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Alejandro Llano, Professor of Philosophy, University of Navarra, Spain
Knowing how to govern
When one discovers that one finds oneself at the bottom of a hole, the first thing to do is to stop digging. It could be said, with a more academic terminology , that to rectify is for the wise. Wisdom internship is prudence, the virtue of a reason that continually corrects itself. Whoever does not know this, ignores almost everything about the art of governing. And this is, unfortunately, the case of President Zapatero. It is not that he does not want to or cannot: it is that he does not know.
He came to the presidency with hardly any government experience. And, as far as can be seen, he has not acquired it during the legislature and average. He has mastered tactics, the short dribble, but he is not even an apprentice in strategy. As he does not recognize his mistakes, which are already many, he has to resort to concealment ceremonies. Just recently we were informed, for example, that the pension plan sent to Brussels was only a simulation or a simple calculation! The reform of the labor market - on which many have been insisting since the beginning of the crisis - has gone from being something reactionary and dangerous to being the new and urgent solution for recovery. But even so, it has not gone beyond launching a trial balloon that has not resulted in anything concrete for the time being.
Davos was the magic mountain where Zapatero finally saw the light. But not with the lucidity of a Thomas Mann. In addition to confirming there that he is the only world leader who needs an earpiece in his ear to understand English, he learned that we are not precisely among the first in the ranking, but at the economic tail end of the G-20. His, or his team's, lack of foresight meant that he found himself flanked by the least desirable companions: those from two of the European countries hardest hit by the crisis, Greece and Latvia.
Even his advisor, the social democrat Nobel Prize winner Krugman, warned him that Spain was being more dangerous for the European Economics than the unmentionable Hellenic country. One of the greatest imprudences in which a ruler can incur is to surround himself with incapable people, so that they do not overshadow him. Zapatero does not have a team capable of preparing labor reform plans with a minimum of consistency. The only thing he has been able to present to public opinion, in order to stem the torrent of criticism coming even from his own party, has been a light narrative in which he reviews the least compromising possibilities on which unions and employers would eventually reach agreements. And even members of his government recognize that this is not enough to overcome the crisis.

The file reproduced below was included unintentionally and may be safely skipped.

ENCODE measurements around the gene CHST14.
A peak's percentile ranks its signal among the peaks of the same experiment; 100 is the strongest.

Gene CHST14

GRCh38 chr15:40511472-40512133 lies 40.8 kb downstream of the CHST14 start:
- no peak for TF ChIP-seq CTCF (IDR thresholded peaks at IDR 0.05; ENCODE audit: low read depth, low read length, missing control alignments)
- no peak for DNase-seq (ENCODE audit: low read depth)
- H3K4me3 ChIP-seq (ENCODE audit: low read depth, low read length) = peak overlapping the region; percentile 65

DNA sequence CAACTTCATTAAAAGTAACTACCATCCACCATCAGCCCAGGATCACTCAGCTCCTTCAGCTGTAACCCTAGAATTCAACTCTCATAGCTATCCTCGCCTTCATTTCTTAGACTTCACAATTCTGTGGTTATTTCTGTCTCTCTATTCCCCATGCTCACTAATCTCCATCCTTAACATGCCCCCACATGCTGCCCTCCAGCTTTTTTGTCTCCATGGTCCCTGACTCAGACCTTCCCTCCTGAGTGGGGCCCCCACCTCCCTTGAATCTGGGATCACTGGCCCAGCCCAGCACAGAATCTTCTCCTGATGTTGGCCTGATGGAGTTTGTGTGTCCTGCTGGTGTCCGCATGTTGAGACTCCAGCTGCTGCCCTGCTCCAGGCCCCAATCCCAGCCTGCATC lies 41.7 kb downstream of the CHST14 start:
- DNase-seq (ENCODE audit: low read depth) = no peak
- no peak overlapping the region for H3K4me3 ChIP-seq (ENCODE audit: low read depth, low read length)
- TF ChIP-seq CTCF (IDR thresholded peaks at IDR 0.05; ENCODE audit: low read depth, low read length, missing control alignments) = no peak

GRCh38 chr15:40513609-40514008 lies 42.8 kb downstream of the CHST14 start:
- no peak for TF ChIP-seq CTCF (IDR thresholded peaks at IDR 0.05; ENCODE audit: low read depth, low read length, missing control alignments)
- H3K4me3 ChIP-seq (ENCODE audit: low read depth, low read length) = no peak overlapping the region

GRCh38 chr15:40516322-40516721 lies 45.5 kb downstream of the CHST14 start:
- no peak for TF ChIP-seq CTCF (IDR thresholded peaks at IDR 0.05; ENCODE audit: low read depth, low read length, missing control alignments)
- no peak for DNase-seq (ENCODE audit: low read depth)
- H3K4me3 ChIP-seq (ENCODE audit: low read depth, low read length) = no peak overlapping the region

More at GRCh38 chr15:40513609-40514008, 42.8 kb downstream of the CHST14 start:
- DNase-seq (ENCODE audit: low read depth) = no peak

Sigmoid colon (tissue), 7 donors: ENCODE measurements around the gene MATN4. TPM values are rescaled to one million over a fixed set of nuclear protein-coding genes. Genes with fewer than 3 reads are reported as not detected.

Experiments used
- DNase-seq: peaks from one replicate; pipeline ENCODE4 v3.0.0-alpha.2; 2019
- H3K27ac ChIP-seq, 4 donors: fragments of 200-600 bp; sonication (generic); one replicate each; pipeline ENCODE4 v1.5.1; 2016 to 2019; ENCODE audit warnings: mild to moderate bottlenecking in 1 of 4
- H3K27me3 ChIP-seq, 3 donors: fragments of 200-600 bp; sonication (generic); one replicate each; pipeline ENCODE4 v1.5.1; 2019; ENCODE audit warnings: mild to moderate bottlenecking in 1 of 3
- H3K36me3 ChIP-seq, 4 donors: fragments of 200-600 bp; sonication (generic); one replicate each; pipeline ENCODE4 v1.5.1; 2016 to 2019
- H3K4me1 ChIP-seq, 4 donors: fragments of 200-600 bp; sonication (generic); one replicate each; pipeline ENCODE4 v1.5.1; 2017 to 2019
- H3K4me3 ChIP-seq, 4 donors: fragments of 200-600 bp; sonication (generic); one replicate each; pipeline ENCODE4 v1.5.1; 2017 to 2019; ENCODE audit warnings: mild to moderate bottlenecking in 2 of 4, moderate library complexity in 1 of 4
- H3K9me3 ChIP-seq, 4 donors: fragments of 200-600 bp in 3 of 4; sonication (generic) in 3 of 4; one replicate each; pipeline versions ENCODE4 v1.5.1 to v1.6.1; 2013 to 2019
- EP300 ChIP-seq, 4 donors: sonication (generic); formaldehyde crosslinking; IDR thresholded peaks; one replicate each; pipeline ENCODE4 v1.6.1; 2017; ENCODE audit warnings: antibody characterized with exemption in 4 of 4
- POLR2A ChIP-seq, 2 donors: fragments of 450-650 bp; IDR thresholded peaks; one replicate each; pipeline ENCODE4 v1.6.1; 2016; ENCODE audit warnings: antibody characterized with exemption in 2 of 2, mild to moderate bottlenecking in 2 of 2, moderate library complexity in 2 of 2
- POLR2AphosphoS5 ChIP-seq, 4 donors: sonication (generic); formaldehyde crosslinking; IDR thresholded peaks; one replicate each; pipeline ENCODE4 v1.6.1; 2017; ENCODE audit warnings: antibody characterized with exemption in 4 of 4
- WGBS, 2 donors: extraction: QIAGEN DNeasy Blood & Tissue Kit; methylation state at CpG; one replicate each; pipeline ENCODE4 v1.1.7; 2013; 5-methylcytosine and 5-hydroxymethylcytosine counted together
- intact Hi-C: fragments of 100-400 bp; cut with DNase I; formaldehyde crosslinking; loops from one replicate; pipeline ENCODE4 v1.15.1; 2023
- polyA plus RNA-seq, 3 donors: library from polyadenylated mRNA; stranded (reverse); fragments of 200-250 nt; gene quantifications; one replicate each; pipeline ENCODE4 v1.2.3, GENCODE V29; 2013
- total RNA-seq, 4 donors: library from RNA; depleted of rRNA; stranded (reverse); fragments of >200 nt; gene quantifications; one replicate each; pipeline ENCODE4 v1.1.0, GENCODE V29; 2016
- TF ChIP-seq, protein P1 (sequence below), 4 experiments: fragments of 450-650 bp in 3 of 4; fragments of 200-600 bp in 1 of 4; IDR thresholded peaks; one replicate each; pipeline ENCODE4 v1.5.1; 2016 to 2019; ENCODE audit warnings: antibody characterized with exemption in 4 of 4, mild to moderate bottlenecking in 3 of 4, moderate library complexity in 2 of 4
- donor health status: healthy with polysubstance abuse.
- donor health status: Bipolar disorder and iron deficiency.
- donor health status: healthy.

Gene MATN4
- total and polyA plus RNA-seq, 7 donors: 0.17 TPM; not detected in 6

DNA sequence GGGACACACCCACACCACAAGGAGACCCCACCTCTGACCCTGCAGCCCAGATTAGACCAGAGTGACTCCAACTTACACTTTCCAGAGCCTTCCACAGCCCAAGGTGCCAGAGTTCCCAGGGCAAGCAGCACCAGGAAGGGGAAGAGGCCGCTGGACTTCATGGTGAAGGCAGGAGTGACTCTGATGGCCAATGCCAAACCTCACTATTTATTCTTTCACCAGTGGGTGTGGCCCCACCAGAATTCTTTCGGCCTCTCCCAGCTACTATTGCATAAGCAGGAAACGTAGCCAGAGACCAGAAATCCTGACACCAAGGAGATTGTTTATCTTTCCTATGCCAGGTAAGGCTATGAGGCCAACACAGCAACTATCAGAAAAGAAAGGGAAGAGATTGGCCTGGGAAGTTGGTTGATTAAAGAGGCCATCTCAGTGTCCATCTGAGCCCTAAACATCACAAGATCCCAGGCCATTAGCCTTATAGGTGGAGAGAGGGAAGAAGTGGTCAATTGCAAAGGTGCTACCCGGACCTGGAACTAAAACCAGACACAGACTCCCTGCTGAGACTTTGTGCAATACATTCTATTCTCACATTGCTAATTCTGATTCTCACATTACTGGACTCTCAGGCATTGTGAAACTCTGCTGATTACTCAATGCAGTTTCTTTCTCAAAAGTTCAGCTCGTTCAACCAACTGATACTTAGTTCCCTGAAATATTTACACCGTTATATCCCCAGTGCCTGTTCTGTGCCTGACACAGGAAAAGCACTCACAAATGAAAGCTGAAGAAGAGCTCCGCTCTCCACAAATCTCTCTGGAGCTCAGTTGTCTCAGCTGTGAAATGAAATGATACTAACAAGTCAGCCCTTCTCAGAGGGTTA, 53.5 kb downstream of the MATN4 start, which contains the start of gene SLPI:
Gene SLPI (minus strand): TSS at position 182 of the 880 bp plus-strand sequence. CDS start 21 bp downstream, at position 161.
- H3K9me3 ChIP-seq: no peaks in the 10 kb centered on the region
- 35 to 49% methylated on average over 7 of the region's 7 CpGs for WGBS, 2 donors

One of the elementary procedures of good government is the periodic meeting with the closest collaborators who, in this case, are the ministers. But one learns that he goes months without having a single conversation with any of the members of his government at work . It is also elementary that those responsible for a decision have been consulted or, at least, previously informed. But Zapatero launches on his own frequent trial balloons that surprise the ministers of the sector. Then come the denials, the rectifications, the orders and counter-orders that generate confusion and disorder. This is no way to govern. The country ends up resenting it and the international opinion never ceases to take grade.
The disturbing thing about the Spanish status is that an impression of misgovernment is becoming generalized. Decisions are only made in controversial areas and, among the alternatives, the most ethically dissolving possibility is chosen in advance -and eventually imposed-: the expansion of abortion, radical secularism, manipulation of immigrants... Now they tell us that the problem lies in the fact that the Government does not succeed in explaining its decisions. And they do not realize that, if they were to reveal what is really happening, perhaps it would be worse. Because, for the moment, many of us are making an effort to give them the benefit of the doubt and not to extinguish the embers that are already extinguished. The citizenry is exaggerating its docility and tolerance. But even conformism has a limit. It is in everyone's interest that this red line is not crossed.
When a team loses a match by a landslide, the last and desperate resource of the coach and players is to blame the referee. The same is happening with the conspiracy theory, which until now the socialists themselves had attributed exclusively to the PP. Rajoy himself took the opportunity on television to ask if it was a Judeo-Masonic conspiracy, as in plenary session of the Executive Council Francoism. Neither the civil service examination nor the free opinions of the citizens are to blame for the Government's mistakes. Such an accusation is tantamount to killing the messenger. And, in a democracy such as ours, it is obligatory to publicly judge the Government's decisions. Airing problems and discussing them is the first step to solving them.